09/11/2007, 00.00
CHINA
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Inflation rising and rising, month after month

The consumer price index rises 6.5 per cent in August, highest since 1996, although some observers fear it might even be higher. Food is major item affected, which is especially hard on low-income people. Now concern is shifting to pressures prices will have on wages, pushing inflation further up. To avoid protests, the government is setting some prices at a fixed, “political” rate.

Beijing (AsiaNews/Agencies) – Mainland China’s annual consumer price inflation soared to 6.5 per cent in August after reaching 5.6 per cent in July. Propelled by basic food prices the latest jump is the highest since December 1996,.

The National Bureau of Statistics said inflation was driven by an 18.2 per cent leap in the cost of food. Meat prices rose 49 per cent last month from a year earlier, reflecting a shortage of pork. Food oil jumped 34.6 per cent more in August than a year earlier; eggs were up 23.6 per cent and vegetables 22.5 per cent higher. But at a retail level increases have been even greater

In the southern factory town of Tanzhou, food vendors have resorted to putting up signs saying “Higher Inflation”' on their street stalls to explain the prices.

Still food accounts for only a third of the consumer price index; meat for 7 per cent even though is the most important component.

There is great concern that the inflationary spiral might continue and that the government might not be able to contain it.

Since the start of the year banks have raised their interest rates on bank deposits four times, the last in August, but experts believe the actual increase should be higher to have any effect. And the central bank ordered banks on seven occasions to tie up more of their deposits in reserve to reduce monetary supply.

Higher prices will inevitably translate into higher wage demands, especially at the low end of the scale.

Non-food prices rose just 0.9 per cent last from a year earlier, a sign that the government acted to keep prices for export items low, favouring trade at the expenses of salaries.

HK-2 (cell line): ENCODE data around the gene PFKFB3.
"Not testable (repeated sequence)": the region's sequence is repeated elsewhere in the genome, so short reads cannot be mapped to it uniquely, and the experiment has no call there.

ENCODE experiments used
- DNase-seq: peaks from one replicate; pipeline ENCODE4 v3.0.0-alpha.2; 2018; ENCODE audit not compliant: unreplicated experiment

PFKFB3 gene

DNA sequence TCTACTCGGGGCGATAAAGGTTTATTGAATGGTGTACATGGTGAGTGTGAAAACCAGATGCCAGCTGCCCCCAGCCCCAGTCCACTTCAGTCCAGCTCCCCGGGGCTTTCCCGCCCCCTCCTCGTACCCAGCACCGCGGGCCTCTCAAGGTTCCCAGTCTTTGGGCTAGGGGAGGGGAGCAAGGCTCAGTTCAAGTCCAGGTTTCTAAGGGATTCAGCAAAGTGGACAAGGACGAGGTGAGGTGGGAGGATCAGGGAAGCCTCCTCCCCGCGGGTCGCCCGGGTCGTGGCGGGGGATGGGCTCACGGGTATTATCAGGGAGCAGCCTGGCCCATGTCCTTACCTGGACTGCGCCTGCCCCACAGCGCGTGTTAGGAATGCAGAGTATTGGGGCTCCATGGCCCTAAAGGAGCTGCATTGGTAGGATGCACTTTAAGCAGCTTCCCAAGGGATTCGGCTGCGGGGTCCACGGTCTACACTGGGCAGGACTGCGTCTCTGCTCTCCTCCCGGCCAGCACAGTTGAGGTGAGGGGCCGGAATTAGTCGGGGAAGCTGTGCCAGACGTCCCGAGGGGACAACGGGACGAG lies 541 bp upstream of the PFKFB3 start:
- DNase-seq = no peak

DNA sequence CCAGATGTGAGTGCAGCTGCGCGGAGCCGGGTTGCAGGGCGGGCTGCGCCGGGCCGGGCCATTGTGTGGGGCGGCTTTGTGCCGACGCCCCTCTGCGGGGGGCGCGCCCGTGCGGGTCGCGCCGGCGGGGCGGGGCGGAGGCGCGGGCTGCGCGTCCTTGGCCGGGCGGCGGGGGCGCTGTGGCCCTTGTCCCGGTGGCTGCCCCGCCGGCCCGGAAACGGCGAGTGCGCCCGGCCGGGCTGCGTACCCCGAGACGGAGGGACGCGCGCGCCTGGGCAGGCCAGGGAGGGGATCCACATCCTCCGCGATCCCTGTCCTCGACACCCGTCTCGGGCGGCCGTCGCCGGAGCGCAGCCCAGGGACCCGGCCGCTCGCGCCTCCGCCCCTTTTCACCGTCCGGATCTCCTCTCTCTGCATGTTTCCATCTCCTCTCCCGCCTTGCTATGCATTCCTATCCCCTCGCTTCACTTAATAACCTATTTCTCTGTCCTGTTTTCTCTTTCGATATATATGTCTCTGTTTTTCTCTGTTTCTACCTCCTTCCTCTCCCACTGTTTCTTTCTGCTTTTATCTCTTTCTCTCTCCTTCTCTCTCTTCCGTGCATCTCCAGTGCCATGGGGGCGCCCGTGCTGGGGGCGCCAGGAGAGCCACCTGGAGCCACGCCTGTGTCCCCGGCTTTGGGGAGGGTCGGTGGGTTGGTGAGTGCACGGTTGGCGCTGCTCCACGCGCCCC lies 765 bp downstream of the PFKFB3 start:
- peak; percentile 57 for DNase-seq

In August, rural areas saw a 7.2 percent price increase, compared with 6.2 percent for urban areas, according to the bureau.

Since experts do not expect them to slow down over the next two months, soaring prices might lead to street protests.

The situation will be further affected by the effects of droughts, flooding and other natural disasters that have impacted on China’s agricultural sector.

For this reason the Beijing Education Commission to universities and vocational schools in the capital ordered that food prices, quality and quantity must remain unchanged in students' canteens.

The Finance Ministry has also decided to provide subsidies to schools to "lighten the burden" and help schools hold down prices.

This might be quite necessary since students are known for their willingness to act. Last November, several hundred of them at a college in the southern province of Guangdong clashed with school authorities, throwing bottles and breaking tables, to protest over a hike in canteen prices.

China's top economic planner, the National Development and Reform Commission, has also issued a notice requiring local governments to stabilise the price of mooncakes and "severely punish" businessmen who disturb market order as the annual mid-autumn Moon Festival draws near.

With the benchmark one-year deposit rate at 3.60 per cent, the return on deposits is still below the inflation rate. This has encouraged an exodus from bank deposits to the country's stock market, which has doubled so far this year. But for many the stock market is set for a major adjustment and this will mean important losses for investors. (PB)

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